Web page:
I was faced with a hard decision as to whether to make the trip to Italy for the mountain race or travel back to the UK to defend my title in the UK Spartan Beast obstacle race. After much consideration the idea of testing myself in a different discipline and having a new experience won out so before I knew It I was on a plane to Italy tying to imagine what running 23km with 2000m of ascent on the most technical trails imaginable was going to be like.
It was clear this wouldn’t faze the majority of the field and as Limone is the last event in the skyrunning series it was going to have one of the most competitive fields ever.
On meeting the other inov-8 athletes it was clear I am known first and foremost as an obstacle racer. This didn’t bother me but it did change the nature of me competing. Not only would I be representing my country, my sponsors and myself, it also felt as if I was representing OCR as a sport.
I got the feeling people were maybe expecting a little too much of me and therefore tried to do a little damage control, explaining to friends and family this was the ‘London marathon of mountain running’ and I would therefore be more than happy with a top 50 result. The truth was I had no idea where I would fit into this world-class field but never the less, I was looking forward to finding out!
The elevation profile was quite impressive – within the first 5km (2km of which was in the relatively flat town) the course rocketed up over 1000m. After this baptism of fire the route continued to undulate, climbing higher and higher on cliff side passes and forestry tracks before a tremendous descent back to Limone and the finish.
Once the initial climb was done a small flatter section showed what damage my legs had taken, I couldn’t get them up to speed, after just 5km of racing they felt spent. I knew a gel would help so I pulled out one of the four in my pocket and hoped it would help my legs catch up from where I felt I left them far below.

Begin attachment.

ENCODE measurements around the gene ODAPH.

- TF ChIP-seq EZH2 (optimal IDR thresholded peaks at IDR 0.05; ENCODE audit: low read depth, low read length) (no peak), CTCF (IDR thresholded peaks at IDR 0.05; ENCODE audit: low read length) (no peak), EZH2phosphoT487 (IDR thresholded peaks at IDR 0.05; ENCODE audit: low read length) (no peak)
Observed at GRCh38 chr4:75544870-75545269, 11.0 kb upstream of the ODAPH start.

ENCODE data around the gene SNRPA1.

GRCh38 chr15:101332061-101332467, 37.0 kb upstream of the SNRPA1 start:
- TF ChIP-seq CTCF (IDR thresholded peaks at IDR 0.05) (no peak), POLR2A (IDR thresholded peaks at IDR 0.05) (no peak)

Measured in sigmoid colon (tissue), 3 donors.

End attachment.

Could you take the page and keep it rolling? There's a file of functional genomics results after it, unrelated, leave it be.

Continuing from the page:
The course would now grace us with a few descents but over all continued to climb. As I started to recover I could see competitors in front of me and it started to feel more like a race again as apposed to a death march. Using people as carrots I slowly started reeling a few in but incredibly slowly, it was clear these guys were runners and wouldn’t go down without a fight. I had no idea what position I was in but was determined to at least finish higher than where I was.
Thankfully the last of the climbing was finally behind us and I faced another new challenge: over a 1000m of rugged descent.
I hadn’t seen another competitor for a while but knew I might not have the skills needed to descend as fast as some, so was worried about being caught. I hurtled dangerously down pushing as fast as I dared. Without anyone overtaking and thankful to be nearing the bottom unscathed I once again entered race mode as I could see four competitors in front. One last sting in the tail was a small section of ascent with just 2km to go, 1km of which would be along the flat beach into the finish. I was gaining on them and set the challenge of making up these last four places before the finish. I had made contact on the last of the downhill and as we turned for the flat section I powered through trying to look as strong as possible so as not to tempt one of them to challenge. I got passed the fourth with 200m to go allowing me to enjoy the finish with one of the biggest smiles of the year so far.
What a race, I still didn’t know what place I had finished but didn’t so much as care. I had pulled as much back as possible after a poor initial climb and had thoroughly enjoyed myself in one of the most thrilling races of my life.
I was soon told I had finished 14th, astounded and extremely happy I preceded to go for a swim in the lake before heading back to the hotel for a well deserved beer with the rest of the inov-8 team.
Attention now turns to the OCR world championships in just two weeks time; let’s see what I have left in the legs for my last major race of the year!